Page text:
By 8:30 AM, the whole area was crowded with thousands of people. There were two dead bodies. It was difficult to identify them as foxes have eaten them up. However, they had khaki uniforms. When we went back to collect money and ornaments from our house, we found people were looting our stuff. It was very sad. Before dawn when we left we did not take any money even. By 9 AM, we saw a Pakistani jet came and strafed the area. People vanished... Many dived into the waters of Dhupadighi, a lovely pond [now most of it is filled up to erect shanty stores]. Soon we saw, two more jets come and dropped bombs. We thought our Kitchen, separated from the main house, the 1st Muslim League Office of Sylhet, was on fire [when my father joined All India Muslim League and started organizing it in Sylhet, he had to leave his parental home, named ‘Shaheb Bari’ in Raynagar as his father was an SDO, a British Civil Servant. Initially, our kitchen was only built and it soon became the Muslim League Office as he was its Secretary]. As jets started coming and coming again, we all ran out and finally could not proceed further as shooting started all around us. We settled at a ‘lakrier dum’ or store for fuel-woods near Howapara, nearly 1.5 miles away from our house. There was no bathroom and no food. Infant Sayyied and Lubna were crying.
However, by afternoon we could reach Zindabazar at our maternal uncle’s house, Dr. Syed Shah Anwar Chowdhury. We had a good meal after 24 hours and we could listen to the Indian and the BBC radio as well. We observed that the world was still functioning and normal although last night, we thought ‘everybody died’!! Since our uncle was a strong supporter of AL, we decided to move out of his house and later, we settled at the house of Mohammed Ishaque, another uncle (Fufa) at Howapara, Sylhet. He was a retired government official, a Muslim Leaguer and he had a neat and lovely bungalow.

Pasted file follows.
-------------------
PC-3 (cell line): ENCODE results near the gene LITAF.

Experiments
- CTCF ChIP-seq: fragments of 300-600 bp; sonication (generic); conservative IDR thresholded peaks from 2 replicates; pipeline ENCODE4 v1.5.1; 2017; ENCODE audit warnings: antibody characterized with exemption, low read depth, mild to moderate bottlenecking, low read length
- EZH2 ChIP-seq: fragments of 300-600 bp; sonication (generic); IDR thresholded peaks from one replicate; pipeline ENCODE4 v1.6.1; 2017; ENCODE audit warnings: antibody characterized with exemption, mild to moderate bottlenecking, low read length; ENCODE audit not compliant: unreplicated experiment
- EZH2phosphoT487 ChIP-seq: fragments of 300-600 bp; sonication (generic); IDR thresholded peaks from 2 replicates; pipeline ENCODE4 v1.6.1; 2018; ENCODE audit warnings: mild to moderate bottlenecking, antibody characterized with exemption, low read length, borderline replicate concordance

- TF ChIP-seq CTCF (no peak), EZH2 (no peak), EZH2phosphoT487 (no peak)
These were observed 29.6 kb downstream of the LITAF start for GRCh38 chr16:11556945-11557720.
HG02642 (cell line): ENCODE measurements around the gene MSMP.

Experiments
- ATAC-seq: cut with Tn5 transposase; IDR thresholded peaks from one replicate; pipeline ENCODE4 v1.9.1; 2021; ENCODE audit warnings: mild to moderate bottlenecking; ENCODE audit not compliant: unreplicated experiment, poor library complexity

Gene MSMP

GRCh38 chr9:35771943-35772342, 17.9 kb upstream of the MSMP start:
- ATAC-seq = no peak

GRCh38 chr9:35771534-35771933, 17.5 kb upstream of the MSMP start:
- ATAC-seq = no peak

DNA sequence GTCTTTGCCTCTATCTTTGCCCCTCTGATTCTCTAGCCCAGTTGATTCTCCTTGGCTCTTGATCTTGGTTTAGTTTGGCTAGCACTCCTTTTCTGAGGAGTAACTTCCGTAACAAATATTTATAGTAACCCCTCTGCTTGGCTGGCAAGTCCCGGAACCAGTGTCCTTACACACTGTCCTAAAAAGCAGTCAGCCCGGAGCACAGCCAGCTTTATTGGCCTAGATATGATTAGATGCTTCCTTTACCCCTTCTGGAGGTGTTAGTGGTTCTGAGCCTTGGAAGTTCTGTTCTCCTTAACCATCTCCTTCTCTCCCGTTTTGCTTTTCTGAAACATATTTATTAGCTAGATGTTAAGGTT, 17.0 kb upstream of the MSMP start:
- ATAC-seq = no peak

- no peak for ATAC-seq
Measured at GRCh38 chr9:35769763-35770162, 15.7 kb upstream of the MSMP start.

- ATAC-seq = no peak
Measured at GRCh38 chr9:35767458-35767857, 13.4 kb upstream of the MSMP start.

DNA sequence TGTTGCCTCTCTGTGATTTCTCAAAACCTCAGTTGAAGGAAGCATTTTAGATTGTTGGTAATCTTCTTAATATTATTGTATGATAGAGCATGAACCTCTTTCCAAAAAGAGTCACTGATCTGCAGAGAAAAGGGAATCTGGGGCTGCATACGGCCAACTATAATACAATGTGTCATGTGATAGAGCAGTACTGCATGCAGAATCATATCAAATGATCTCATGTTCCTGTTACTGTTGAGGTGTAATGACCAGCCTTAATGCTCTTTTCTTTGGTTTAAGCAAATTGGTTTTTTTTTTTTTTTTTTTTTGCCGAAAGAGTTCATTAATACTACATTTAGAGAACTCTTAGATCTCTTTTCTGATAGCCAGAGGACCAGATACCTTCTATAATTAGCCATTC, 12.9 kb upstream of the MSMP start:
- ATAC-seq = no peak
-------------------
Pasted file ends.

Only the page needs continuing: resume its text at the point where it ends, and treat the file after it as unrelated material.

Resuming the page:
The whole of Sylhet by the time was liberated. When I was going back to my house to release our chicken, pigeons, cows, dogs, I met a few prisoners that were just released from the Sylhet jail. There was great relief as well as uncertainty. When I reached my home, I reflected on my father’s saying. He said before leaving home, ‘Pakistan was created in this house and its destruction started from here. Ayub Kha, Yahya Kha, Tikka Kha, Choto Kha, Boro Kha --- none fought for Pakistan. They have no love for the country. They destroyed our dream…’ In fact, our home was the first Muslim League Office of Sylhet. My father who was very active in the Indian independence movement especially Pakistan was fully devastated. He quit his college when Gandhi called for ‘non-cooperation movement’. However, his father who was Deputy Commissioner in Guwahati at the time forced him to finish his BA, MA and LLB. During Sylhet referendum through which Sylhet was included into Pakistan, my father was its Secretary and our home was virtually the Sylhet Referendum Committee Office. His maternal uncle, Maulvi Abdul Hamid was a Minister in the Assam and a senior Muslim League leader. The President of Sylhet Referendum Committee was Maulvi Abdul Matin Chowdhury (Khola Miah) and he used to stay in our house as his house was away from Sylhet town by 10/15 miles [on those days it was very difficult to travel]. Many political leaders of undivided India, for example, Maulana Akram Khan, Sadre Isphani, HS Suhrawardy, AK Fazlul Huq, Abul Hashem, Maulana Bashani, Abdur Rab Nisthar, Maulana Sahul Osmany and young political workers like Sheikh Mujibur Rahman, Fazlul Qader Chowdhury, Molla Jalaluddin, Hamidul Huq Chowdhury, Mahmud Ali, Abdus Samad Azad, Dewan Farid Ghazi, ATM Masud (later judge & Chief Election Commissioner), Sarequm Abdullah, Dewan Abdul Baset, Syed AB Mahmud Hussain (later Chief Justice), Moqbul Hussain, Tassadduq Ahmed Chowdhury (UK) et al spent days in this house … meetings after meetings were held beginning 1940 in organizing Muslim polity, referendum and Pakistan. It is an irony that, the Pakistan occupation army destroyed this house, a virtual symbol of Pakistan and Referendum. Alternatively, the struggle for sovereign Bangladesh started first in the Sylhet town again from the same house that achieved independence of Sylhet from the British Raj, 24 years ago. Freedom fighter, Al-Amin Chowdhury, Bir Bikram, once thus stated, ‘this house is our national pride as Mukti Juddo was launched from here’. He was very much saddened to see that it was transformed to a poly clinic at the time.